< Back to results

Film Editorial

dogman18.jpg Dogman
 

Director: Matteo Garronne

Stars: Marcello Fonte, Edoardo Pesce, Alida Baleari Calabria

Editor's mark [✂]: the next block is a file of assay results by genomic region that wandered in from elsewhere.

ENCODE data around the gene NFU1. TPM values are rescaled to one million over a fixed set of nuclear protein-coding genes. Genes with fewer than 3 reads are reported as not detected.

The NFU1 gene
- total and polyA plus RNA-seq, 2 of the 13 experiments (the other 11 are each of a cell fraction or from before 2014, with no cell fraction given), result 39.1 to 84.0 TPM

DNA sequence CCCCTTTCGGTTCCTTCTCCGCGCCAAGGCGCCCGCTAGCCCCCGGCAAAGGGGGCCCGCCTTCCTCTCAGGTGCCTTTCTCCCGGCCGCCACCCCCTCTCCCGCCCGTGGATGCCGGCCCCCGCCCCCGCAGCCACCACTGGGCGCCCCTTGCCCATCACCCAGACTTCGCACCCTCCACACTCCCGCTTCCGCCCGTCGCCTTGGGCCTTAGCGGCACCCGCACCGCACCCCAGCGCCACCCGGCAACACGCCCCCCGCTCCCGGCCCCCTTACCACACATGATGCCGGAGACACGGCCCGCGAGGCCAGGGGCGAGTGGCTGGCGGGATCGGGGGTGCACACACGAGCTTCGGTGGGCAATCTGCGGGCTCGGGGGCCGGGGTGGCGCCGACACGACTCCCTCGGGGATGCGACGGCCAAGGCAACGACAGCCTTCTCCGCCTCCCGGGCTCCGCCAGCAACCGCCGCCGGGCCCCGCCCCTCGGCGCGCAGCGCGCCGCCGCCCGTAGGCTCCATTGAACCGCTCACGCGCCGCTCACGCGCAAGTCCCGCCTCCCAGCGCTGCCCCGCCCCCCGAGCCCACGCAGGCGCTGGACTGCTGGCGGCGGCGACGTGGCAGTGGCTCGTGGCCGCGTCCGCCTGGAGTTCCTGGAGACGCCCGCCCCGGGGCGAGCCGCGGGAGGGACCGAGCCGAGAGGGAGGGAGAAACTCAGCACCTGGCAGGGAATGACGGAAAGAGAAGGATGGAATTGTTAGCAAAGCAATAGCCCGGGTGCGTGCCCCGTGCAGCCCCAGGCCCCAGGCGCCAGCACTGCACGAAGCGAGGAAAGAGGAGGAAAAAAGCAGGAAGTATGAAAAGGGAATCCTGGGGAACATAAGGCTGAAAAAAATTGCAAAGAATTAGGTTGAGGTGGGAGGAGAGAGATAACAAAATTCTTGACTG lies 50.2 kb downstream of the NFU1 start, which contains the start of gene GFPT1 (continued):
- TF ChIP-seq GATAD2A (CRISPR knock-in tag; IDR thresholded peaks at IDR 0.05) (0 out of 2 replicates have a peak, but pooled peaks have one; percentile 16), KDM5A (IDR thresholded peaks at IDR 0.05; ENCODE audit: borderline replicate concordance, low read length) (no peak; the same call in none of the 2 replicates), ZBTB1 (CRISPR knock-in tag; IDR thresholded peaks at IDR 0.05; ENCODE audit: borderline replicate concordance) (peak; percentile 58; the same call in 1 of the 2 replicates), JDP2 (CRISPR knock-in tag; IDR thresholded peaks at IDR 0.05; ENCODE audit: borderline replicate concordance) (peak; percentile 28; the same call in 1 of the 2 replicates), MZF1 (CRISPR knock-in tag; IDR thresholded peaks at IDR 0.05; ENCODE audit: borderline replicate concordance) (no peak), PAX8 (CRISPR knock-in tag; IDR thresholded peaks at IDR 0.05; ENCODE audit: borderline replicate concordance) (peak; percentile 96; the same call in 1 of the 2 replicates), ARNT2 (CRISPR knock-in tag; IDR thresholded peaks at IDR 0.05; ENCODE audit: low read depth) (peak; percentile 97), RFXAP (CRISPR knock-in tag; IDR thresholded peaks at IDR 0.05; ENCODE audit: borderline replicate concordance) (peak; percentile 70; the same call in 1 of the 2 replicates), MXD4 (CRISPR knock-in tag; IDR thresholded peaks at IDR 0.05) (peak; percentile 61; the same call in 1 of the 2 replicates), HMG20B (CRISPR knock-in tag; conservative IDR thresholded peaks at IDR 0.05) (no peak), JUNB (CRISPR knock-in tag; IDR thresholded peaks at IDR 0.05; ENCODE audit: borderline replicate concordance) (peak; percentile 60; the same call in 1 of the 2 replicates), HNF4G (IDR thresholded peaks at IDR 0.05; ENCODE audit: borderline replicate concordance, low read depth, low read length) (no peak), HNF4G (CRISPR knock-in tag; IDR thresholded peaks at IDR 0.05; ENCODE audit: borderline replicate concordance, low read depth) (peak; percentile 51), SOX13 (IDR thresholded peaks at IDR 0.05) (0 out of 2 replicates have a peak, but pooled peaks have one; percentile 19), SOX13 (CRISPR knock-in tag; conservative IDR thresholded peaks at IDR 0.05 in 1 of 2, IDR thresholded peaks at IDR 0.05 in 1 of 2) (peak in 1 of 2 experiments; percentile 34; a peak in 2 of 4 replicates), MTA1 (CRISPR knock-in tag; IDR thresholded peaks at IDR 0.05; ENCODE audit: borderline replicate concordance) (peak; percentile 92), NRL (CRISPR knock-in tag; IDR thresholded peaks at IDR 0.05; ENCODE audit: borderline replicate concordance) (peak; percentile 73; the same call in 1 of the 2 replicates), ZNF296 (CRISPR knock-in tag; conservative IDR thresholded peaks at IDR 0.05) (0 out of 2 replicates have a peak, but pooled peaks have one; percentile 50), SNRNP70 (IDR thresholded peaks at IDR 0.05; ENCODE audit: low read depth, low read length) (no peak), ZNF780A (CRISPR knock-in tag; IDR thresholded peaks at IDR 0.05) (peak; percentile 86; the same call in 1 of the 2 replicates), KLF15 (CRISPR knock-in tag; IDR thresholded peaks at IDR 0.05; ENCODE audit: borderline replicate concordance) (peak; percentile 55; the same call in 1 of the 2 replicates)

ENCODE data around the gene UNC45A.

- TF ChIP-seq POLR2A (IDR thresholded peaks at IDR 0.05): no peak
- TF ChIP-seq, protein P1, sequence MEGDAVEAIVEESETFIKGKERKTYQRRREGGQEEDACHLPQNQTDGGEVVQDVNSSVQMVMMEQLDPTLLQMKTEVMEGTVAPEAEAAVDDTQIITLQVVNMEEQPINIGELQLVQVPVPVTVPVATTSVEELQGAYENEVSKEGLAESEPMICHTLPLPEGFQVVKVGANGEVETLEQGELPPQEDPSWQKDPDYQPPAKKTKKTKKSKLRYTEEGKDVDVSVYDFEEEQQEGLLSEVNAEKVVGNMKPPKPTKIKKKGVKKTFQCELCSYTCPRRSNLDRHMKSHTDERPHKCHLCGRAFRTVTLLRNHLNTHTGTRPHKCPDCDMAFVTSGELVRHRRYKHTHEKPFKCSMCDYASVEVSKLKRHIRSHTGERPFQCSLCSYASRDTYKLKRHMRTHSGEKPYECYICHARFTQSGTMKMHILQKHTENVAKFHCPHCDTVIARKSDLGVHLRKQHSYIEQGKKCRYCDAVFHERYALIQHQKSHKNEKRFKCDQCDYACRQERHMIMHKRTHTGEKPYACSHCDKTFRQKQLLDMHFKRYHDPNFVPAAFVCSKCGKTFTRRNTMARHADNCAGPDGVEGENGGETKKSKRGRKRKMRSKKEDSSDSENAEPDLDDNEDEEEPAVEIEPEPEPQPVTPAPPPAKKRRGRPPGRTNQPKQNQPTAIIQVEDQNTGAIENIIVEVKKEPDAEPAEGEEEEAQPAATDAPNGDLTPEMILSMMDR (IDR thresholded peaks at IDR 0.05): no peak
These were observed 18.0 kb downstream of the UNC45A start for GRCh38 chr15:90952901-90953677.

For this affecting and darkly humorous character study, Italian director Garronne returns to the scuzzy, heightened social realism of his most celebrated work, crime picture ‘Gomorrah’, while retaining the fable-like quality of his last film  ‘Tale of Tales’. The captivating Fonte is Marcello, the well-meaning but naïve and put-upon owner of a dog grooming parlour in the dilapidated Magliana district on the outskirts of Rome. We first meet him trying to sweet talk a scarily vicious dog while shampooing it with a broom. He is divorced but enjoys a very close relationship with his pre-teen daughter, Alida (Calabria). Their favourite pastime is scuba diving and Marcello longs to take her to one of the more beautiful but prohibitively expensive resorts. He is on friendly terms with the neighbouring businesses, the local trattoria and the cash-for-gold place next door, but also, alas, Simone (Pesce), a brawny ex-boxer and local thug who terrorises the neighbourhood with acts of theft and violence. Marcello, used to dealing with vicious animals, tries to keep Simone at bay by procuring cocaine for him. Then Simone attempts to break into the store next door by boring a hole, and when the police put Marcello in the frame for the robbery, he must make a decision. While Garronne’s intentions are elusive, he deftly handles the mood shifts from Chaplin-style pathos in the scenes with Marcello and his adorable daughter, to violent dark crime comedy. The picture boasts a memorably scuzzy, phlegm-hued depiction of the Magliana environs, so evocative that viewers might crave a shower afterwards. The diminutive, heavy-lidded Fonte, who won the best actor prize at Cannes this year, turns in a wonderfully expressive performance worthy of one of the silent greats, his character either glancing side to side furtively, or nodding in quiet acceptance at the arrival of the latest inevitable disappointment.